Achieving a real sense of spaciousness doesn’t necessarily come down to how large a room is; often it’s the ceiling height that’s key. Vaulted areas are a clever architectural trick for providing a feeling of volume and there are many variations of this look.
Symmetrical spans reaching up to a central apex are popular, but rounded ceilings and partially vaulted schemes can add an interesting, contemporary twist.
Tall, cathedral-style ceilings are the ideal partner for open-plan living areas because of the massive sense of space they offer. This looks great for both new builds and extensions, but you’ll need to overcome varied ceiling heights in the latter – read the Q&A below with architect Julian Owen for more on this topic.
Loft conversions are another project where vaulted rooms are often seen, but because of the nature of these spaces ceilings are often lower, with the slope reaching as low as floor level. Integrating rooflights or dormer windows will help to make these potentially confined areas feel less cramped.
Make sure vaulted spaces stay well-lit by incorporating lots of windows. Spans of tall glass doors, rooflights, glazed gable ends or a clever mix of all of the above will help to fill the home with natural light.
Vaulted ceilings are great for showing off trusses and rafters – whether structural or faux – and this style is incredibly popular for pairing with oak frame buildings. But other exposed elements can look equally attractive – steel ties can bring an industrial edge, for instance.
Mezzanines and galleried landings will help to make the most of double-height zones because they create more floorspace without losing the sense of volume. Alternatively, room pods can create division but won’t lose any ceiling height above – this is a great solution for barn conversions.
One potential downside of a vaulted ceiling is that it will be difficult and costly to extend upwards in the future. A tray ceiling (where a section of the area is recessed) is an alternative to consider.
Build It’s design doctor, Julian Owen, shares his top tips for including a vaulted ceiling.
It’s a nice feature to put into new houses that isn’t very expensive to include as you’re building from scratch anyway – it would be a lot more pricey to retrofit into an existing dwelling. It’s also great if you’re constructing an extension and there’s no reason to keep a loft for storage or to make into more rooms.
If your new extension is going to have a vaulted ceiling and you’re creating an open-plan space that stretches through to the original part of the house, then you’ll end up with what’s called a bulk head (where the original ceiling height of the existing building meets the new vaulted roof).
Be aware that there will be a feeling of division between the spaces, so I wouldn’t place a dining table directly below this connection, for instance. A nice way to add a better sense of unity is to integrate a lighting track out into the extension from the join.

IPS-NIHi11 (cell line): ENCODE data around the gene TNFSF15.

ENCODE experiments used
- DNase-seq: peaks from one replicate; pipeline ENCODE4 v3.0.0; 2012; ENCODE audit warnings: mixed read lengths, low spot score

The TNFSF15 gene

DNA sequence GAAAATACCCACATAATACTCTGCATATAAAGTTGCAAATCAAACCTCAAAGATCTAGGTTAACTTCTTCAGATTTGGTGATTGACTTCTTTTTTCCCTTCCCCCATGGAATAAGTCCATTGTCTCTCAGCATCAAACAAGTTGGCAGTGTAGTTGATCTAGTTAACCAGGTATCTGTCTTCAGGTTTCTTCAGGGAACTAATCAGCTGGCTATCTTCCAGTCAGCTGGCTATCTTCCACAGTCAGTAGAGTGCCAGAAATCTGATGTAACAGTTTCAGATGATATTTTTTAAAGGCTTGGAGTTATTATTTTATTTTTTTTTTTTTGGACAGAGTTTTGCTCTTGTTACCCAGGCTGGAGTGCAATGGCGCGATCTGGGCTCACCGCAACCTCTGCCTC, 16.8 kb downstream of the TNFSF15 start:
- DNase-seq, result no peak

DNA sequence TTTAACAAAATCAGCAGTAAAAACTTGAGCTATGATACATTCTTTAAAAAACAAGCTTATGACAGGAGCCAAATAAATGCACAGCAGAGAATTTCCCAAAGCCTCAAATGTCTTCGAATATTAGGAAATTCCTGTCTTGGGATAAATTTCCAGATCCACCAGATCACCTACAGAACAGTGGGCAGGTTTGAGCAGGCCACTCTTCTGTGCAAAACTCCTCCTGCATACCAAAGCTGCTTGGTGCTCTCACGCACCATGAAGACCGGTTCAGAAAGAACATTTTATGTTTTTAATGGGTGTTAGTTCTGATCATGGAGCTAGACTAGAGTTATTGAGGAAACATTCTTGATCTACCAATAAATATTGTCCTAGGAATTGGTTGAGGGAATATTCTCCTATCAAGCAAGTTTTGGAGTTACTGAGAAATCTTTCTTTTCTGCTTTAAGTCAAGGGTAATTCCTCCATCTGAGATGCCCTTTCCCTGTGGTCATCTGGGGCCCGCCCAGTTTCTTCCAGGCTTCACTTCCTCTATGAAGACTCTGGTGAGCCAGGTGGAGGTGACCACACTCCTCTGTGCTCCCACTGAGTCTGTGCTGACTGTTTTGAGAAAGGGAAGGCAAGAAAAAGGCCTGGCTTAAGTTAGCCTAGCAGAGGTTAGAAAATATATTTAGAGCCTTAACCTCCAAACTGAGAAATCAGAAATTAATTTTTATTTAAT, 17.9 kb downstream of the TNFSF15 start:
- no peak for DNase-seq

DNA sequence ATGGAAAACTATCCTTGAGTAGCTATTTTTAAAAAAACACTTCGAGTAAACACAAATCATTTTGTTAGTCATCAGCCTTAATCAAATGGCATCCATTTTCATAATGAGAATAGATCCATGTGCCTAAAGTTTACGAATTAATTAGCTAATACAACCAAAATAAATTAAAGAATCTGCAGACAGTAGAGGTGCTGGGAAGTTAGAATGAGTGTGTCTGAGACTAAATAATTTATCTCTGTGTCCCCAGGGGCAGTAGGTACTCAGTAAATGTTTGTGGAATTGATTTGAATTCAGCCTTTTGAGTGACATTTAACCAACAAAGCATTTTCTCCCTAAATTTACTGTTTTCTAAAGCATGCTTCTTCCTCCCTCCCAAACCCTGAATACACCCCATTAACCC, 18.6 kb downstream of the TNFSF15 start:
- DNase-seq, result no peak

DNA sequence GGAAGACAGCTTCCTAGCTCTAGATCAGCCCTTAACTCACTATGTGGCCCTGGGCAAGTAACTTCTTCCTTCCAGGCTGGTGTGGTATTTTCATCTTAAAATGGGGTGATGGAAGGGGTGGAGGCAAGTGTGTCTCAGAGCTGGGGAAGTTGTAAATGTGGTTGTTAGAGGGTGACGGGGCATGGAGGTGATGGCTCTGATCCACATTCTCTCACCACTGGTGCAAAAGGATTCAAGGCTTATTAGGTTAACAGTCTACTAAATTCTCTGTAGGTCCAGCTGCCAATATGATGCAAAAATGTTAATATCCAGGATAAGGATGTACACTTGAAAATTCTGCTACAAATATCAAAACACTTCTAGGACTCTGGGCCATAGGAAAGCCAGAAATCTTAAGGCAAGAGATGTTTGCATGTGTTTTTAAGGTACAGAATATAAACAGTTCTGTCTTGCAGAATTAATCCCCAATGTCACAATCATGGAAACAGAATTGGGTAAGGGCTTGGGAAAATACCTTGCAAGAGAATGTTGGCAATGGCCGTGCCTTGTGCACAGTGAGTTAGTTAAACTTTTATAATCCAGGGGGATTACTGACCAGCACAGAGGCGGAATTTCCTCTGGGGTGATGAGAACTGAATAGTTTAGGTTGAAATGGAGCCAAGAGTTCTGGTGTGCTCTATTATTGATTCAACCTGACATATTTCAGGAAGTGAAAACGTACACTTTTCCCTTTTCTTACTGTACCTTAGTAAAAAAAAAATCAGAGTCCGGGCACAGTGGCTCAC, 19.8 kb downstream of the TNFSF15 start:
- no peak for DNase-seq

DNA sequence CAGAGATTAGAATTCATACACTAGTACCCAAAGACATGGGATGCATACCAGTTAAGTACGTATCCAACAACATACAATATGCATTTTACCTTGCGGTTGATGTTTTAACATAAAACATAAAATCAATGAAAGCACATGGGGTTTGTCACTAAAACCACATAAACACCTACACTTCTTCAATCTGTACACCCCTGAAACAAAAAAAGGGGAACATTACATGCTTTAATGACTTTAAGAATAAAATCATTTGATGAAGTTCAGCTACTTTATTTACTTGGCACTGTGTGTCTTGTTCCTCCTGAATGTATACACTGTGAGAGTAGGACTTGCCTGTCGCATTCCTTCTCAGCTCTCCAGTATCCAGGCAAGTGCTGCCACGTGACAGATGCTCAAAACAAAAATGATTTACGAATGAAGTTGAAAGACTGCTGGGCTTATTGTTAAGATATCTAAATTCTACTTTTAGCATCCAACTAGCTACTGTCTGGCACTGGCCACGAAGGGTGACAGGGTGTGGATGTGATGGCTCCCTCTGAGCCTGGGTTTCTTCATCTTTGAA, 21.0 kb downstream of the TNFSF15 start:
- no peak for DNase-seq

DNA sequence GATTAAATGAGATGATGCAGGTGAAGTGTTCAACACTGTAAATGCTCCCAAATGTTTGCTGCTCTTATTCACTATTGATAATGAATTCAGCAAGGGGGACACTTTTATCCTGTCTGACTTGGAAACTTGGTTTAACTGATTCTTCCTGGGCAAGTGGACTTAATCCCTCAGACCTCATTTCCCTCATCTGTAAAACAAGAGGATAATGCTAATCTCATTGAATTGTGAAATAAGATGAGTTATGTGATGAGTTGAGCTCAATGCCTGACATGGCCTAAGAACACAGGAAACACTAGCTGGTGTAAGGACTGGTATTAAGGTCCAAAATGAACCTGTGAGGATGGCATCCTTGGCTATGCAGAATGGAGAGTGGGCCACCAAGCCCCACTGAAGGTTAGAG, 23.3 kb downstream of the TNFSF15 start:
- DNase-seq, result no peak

You’ll want reflective illumination that bounces off the side of the roof. Directing artifical lighting up into the vault at night will produce great results and help to make the unusual ceiling shape look even more interesting – so go for wall washers and uplighters.
Ensuring you maximise daylight is another key consideration. Glazed gables are the perfect partner for vaulted ceilings, but beware of solar gain if you’re facing south – an external overhang of around 500mm will provide good shading, as would fixed louvres.
Rooflights work wonderfully in pitched ceilings, but it’s best to go with motorised openings and automatic blinds, as they are likely to be out of reach. Also, think about how you’re going to integrate curtains and blinds if you’ve got a pointed window – especially if it’s a bedroom.
Structural beams are there to avoid the weight of the roof pushing out to the eaves (this is called roof spread). It would probably be okay to go without beams in a very small open roof because the weight of the top would prevent spread, but there are two ways of achieving this in a taller ceiling.
One is for a big steel rod to go along the ridge, but be aware you can’t have a fully glazed gable that reaches the apex because you’ll need to hide the steel. Alternatively, you can use metal rods to go across and up in an upside-down T-shape.
These are then tensioned to stop roof spread; the result looks minimal and less visible than the truss approach, and works wonderfully in contemporary spaces.
There will be more plastering and the insulation will be more costly than simply laying a glass fibre solution at joist level in the loft. This is because you’ll need something that offers great thermal efficiency but that isn’t too thick – something like Celotex will do the trick.
Alternatively, using structural insulated panels (SIPs) on the roof is great for this. As long as it’s insulated and ventilated properly, it’s fairly straightforward.